1. Not finding help here? Sign up for a free 30min tutor trial with Chegg Tutors
    Dismiss Notice
Dismiss Notice
Join Physics Forums Today!
The friendliest, high quality science and math community on the planet! Everyone who loves science is here!

What is the magnitude of the frictional force?

  1. Mar 25, 2009 #1
    1. The problem statement, all variables and given/known data

    A person pushes with force of 220N on a 40 kg create. The coefficent of kinetic friction of 0.35. What is the magnitude of the frictional force?



    2. Relevant equations


    Ff = uN


    3. The attempt at a solution


    so do I just go

    Ff = 0.35*(40kg)(9.81m/s^2)


    Is that it?


    What is the 220 Force for?
     
  2. jcsd
  3. Mar 25, 2009 #2

    LowlyPion

    User Avatar
    Homework Helper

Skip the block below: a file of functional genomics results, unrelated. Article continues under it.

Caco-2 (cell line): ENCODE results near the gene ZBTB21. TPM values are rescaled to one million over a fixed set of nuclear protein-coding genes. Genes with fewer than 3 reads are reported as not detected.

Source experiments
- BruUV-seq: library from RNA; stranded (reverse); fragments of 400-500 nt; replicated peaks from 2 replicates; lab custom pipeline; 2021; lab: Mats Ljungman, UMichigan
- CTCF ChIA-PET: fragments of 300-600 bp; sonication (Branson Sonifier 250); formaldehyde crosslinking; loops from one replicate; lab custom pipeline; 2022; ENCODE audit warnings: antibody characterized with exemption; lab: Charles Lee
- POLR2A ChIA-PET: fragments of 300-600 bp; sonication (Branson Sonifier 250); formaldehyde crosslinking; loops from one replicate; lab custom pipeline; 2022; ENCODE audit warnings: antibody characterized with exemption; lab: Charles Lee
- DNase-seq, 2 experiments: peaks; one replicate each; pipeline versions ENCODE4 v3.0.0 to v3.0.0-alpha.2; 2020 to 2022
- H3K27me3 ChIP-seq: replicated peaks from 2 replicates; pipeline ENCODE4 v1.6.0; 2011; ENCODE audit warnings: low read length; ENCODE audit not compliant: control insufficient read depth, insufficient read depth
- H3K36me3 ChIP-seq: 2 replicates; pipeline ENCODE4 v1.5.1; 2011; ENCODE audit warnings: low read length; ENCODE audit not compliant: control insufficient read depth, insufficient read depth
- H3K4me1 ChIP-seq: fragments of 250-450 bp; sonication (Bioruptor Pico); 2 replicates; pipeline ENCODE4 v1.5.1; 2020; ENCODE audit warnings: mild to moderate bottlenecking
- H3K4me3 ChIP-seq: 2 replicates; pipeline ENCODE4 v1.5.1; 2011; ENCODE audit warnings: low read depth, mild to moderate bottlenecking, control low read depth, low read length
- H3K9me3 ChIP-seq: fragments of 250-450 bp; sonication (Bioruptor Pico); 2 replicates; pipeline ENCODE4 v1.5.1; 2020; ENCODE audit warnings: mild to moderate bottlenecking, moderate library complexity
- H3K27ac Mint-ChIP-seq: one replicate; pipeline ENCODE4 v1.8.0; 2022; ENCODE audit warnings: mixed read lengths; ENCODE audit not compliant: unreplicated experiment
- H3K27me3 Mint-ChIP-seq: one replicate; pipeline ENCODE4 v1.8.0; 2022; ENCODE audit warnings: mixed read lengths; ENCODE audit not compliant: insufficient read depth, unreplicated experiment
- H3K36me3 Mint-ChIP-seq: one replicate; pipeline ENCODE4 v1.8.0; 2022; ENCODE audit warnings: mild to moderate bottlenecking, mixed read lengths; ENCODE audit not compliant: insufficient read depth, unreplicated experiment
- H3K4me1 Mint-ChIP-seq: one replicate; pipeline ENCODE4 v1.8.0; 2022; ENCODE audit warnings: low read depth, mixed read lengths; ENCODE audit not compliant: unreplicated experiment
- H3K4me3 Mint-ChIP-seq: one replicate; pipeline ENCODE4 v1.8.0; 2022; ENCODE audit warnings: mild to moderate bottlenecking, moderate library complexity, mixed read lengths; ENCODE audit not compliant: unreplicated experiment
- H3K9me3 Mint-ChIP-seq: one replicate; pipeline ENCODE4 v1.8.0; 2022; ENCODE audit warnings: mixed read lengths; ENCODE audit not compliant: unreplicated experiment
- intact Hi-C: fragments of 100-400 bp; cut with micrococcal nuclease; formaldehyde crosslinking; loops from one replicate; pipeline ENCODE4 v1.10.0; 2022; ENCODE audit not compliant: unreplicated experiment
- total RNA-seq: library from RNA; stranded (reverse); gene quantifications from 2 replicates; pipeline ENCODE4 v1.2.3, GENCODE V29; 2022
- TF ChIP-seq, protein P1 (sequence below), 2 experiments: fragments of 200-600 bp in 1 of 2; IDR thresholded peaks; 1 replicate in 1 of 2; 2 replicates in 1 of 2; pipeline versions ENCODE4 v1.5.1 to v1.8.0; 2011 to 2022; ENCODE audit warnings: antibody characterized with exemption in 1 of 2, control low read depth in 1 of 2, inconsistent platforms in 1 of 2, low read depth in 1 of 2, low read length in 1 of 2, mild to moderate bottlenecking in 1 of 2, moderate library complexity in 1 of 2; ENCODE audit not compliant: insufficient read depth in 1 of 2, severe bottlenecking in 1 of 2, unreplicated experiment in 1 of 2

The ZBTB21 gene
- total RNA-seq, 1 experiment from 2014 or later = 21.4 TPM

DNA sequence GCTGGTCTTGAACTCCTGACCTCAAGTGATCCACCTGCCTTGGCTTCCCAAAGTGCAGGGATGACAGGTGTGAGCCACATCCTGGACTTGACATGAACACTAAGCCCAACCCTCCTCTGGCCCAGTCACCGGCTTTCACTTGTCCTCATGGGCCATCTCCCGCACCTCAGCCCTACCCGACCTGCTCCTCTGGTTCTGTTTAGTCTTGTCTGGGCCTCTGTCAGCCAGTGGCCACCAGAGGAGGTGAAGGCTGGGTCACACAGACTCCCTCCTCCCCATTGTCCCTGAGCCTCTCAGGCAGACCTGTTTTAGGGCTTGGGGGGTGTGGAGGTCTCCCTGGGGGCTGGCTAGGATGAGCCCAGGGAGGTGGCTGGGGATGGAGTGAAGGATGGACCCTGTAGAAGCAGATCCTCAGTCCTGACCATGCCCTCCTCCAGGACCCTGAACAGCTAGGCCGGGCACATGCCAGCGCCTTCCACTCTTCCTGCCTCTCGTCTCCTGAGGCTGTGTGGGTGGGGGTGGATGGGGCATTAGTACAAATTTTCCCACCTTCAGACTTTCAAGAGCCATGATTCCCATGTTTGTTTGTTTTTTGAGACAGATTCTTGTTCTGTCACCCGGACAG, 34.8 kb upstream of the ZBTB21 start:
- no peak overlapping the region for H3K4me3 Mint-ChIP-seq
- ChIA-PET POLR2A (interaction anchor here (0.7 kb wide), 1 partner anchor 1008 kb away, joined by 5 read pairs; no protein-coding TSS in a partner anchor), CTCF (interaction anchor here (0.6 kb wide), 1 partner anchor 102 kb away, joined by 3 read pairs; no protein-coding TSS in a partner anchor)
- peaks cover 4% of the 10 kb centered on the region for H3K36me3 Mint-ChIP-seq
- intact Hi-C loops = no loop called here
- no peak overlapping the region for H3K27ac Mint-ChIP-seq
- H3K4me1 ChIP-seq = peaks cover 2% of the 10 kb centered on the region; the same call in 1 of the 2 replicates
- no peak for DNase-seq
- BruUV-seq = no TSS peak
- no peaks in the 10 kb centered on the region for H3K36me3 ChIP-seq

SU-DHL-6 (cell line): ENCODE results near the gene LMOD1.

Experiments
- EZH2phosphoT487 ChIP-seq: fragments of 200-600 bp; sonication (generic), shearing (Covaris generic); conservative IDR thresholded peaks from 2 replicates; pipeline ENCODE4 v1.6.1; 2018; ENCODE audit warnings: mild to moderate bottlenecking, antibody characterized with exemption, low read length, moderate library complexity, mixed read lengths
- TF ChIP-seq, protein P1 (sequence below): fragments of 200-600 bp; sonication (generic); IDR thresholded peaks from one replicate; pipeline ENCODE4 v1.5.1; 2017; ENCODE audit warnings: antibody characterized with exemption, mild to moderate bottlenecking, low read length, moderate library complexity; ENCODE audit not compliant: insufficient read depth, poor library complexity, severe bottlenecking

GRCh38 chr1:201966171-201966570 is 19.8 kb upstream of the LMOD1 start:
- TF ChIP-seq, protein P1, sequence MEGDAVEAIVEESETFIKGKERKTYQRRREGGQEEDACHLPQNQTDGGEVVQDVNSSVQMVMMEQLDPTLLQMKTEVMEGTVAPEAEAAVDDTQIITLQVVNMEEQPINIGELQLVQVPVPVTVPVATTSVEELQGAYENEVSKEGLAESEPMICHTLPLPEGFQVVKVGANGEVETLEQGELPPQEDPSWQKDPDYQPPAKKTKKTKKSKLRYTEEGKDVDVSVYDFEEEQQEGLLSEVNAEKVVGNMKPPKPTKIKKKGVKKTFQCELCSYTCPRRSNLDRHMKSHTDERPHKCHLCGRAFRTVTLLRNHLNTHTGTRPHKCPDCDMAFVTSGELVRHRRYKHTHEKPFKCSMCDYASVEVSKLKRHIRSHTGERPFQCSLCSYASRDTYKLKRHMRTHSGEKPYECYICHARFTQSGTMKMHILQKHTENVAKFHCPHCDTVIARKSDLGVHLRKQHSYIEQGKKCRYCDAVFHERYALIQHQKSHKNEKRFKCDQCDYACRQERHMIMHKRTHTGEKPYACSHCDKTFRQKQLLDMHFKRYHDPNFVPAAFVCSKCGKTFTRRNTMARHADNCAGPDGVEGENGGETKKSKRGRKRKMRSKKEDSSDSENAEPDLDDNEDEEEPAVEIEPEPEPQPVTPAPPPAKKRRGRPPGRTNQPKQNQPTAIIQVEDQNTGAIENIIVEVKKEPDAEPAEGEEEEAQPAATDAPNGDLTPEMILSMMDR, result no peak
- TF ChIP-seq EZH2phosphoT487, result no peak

Re: Friction

    As stated it seems to be. But what if the force had been just 100N? The frictional force would only have been 100N then wouldn't it? The point is that the crate is being pushed with sufficient force to involve kinetic friction.

    Now if the force is not strictly horizontal, then there is the additional normal component that would also need to be taken into account to determine the frictional force.
     
  4. Mar 25, 2009 #3
    Re: Friction

    What direction is the 200 N applied to the crate?
     
  5. Mar 25, 2009 #4
    Re: Friction

    strictly horizontal why do you ask?
     
  6. Mar 25, 2009 #5

    LowlyPion

    User Avatar
    Homework Helper

    Re: Friction

    Any angle would mean that there would be an additional normal force that would need to be accounted for. It would be the normal component of the force that would then be added to its weight and multiplied by μ.
     
Know someone interested in this topic? Share this thread via Reddit, Google+, Twitter, or Facebook